Ducati was forced to delay the officially unveiling of its new Desmosedici GP9 MotoGP machine due to snowfall at Madonna di Campiglio in Italy on Wednesday.
The traditional outdoor photo shoot against the backdrop of the Dolomite mountain range will now take place on Thursday, but pre-prepared shots of the new bike in its full race livery were released (pictured) to the media, while a press conference with Ducati Corse CEO Claudio Domenicali went ahead as planned.
Domenicali began by reviewing the 2008 season, in which Casey Stoner - the team's 2007 world champion - won six races and finished second only to Valentino Rossi. Stoner showed incredible pace throughout the year, but lost points early in the season due to handling problems, then fell from the lead twice after the summer break.
The young Australian was still able to take six race wins, but the three other Ducati riders were rarely seen anywhere near the front; with the exception of two podiums for Alice's Toni Elias.
"Last season was certainly exciting, with some great moments for us and others that were obviously difficult," said Domenicali. "When you look at the numbers we won six races, set pole position on nine occasions and set the fastest lap in eight races. If it wasn't for probably the best Valentino ever, coming back from two difficult seasons and rediscovering the strength to have an exceptional season, those numbers would have surely added up to a successful defence of the world title.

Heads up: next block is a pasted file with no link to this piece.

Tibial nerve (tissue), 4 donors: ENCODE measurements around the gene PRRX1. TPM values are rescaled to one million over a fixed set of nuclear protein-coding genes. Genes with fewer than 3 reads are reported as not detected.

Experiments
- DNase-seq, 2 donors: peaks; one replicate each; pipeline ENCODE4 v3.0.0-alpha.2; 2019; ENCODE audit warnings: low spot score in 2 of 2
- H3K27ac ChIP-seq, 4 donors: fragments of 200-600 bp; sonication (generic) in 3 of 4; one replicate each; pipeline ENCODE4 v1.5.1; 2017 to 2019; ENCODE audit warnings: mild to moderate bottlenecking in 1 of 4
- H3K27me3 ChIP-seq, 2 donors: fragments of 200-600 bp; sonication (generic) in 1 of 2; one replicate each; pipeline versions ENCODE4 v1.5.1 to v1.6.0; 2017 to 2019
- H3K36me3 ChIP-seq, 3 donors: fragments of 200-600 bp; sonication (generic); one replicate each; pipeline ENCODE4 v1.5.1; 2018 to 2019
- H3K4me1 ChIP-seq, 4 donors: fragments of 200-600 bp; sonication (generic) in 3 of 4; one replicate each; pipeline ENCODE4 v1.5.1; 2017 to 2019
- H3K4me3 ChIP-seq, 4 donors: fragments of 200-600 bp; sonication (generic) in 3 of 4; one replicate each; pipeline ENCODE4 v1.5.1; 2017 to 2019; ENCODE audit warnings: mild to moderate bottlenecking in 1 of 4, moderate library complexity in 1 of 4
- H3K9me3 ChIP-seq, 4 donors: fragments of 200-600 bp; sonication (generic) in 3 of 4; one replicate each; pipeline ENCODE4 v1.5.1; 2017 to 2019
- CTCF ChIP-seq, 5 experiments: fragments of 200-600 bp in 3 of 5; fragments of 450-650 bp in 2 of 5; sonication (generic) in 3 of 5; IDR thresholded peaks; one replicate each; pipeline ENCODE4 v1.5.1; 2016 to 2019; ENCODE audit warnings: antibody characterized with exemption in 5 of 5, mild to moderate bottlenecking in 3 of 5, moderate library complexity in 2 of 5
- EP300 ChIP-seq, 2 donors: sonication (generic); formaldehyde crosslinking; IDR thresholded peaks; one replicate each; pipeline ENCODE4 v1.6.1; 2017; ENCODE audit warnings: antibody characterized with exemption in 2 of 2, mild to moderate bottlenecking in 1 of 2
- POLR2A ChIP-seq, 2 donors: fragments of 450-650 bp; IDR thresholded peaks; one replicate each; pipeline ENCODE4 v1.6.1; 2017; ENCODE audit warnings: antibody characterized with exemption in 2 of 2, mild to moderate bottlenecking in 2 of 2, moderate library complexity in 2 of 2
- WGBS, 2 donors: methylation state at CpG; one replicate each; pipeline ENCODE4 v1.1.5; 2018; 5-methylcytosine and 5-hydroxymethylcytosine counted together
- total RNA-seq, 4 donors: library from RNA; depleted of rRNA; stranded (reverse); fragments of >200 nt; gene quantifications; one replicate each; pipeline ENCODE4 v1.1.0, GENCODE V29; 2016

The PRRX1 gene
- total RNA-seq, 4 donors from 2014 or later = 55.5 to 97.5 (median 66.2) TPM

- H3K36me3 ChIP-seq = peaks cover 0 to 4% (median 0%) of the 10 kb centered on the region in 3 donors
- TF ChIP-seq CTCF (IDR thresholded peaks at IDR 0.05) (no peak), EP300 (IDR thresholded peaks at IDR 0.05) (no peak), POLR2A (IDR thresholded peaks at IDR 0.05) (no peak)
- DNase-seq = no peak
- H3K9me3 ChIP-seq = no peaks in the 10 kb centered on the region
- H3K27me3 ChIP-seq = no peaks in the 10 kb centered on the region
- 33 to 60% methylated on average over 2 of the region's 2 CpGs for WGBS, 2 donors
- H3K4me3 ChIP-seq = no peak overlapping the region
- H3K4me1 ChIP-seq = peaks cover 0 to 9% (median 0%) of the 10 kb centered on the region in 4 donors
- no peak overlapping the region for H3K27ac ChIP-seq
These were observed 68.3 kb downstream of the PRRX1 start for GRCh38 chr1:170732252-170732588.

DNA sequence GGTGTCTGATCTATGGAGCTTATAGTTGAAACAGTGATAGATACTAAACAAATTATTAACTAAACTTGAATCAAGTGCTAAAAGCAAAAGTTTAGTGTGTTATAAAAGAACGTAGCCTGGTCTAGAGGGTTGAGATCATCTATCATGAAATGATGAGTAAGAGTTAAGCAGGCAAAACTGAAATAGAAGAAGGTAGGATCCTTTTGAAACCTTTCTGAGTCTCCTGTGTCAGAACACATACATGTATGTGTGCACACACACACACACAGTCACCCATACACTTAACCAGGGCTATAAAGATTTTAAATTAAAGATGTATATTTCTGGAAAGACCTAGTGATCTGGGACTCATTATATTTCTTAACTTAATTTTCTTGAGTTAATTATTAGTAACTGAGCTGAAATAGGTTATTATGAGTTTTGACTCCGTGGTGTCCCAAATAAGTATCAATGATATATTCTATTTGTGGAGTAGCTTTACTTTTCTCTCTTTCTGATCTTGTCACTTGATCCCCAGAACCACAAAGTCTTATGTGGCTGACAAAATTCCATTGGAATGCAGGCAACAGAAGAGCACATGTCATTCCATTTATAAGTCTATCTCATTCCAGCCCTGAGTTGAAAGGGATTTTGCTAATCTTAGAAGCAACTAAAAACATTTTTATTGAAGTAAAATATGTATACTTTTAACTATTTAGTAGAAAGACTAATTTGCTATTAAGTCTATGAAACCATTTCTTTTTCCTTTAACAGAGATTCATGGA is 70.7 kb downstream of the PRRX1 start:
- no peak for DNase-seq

"When you consider these excellent results and the fact that Casey is still only 23 years old, with plenty of potential to improve even more, once the disappointment is out of the way we can't be anything but satisfied with 2008 and confident about the season to come."
The main talking point of the 2009 Ducati is its carbon fibre frame, a development which marks a giant leap forward from the factory's former steel trellis chassis. Ducati's MotoGP rivals all use aluminum frames.
"For 2009 we have many new things, starting with the bike: the GP9 is characterised by a major change in the chassis, with the switch from the traditional Ducati steel trellis chassis with a carbon fibre frame that brings the upper part of the engine up to the level of the steering column," confirmed Domenicali.
"It is a change we have thought about and tested for a long time, firstly with Vittoriano [Guareschi], who is always our first point of reference. He gave his approval to the new system and then the official riders tested it at Barcelona. We won the MotoGP World Championship with the trellis frame so it clearly a very effective design but we have been looking to take another step forward that can help us overcome some of the problems we've had, specifically with the MotoGP bike."
Ducati has also worked on improving its V4 engine, with the emphasis on rideability rather than outright performance.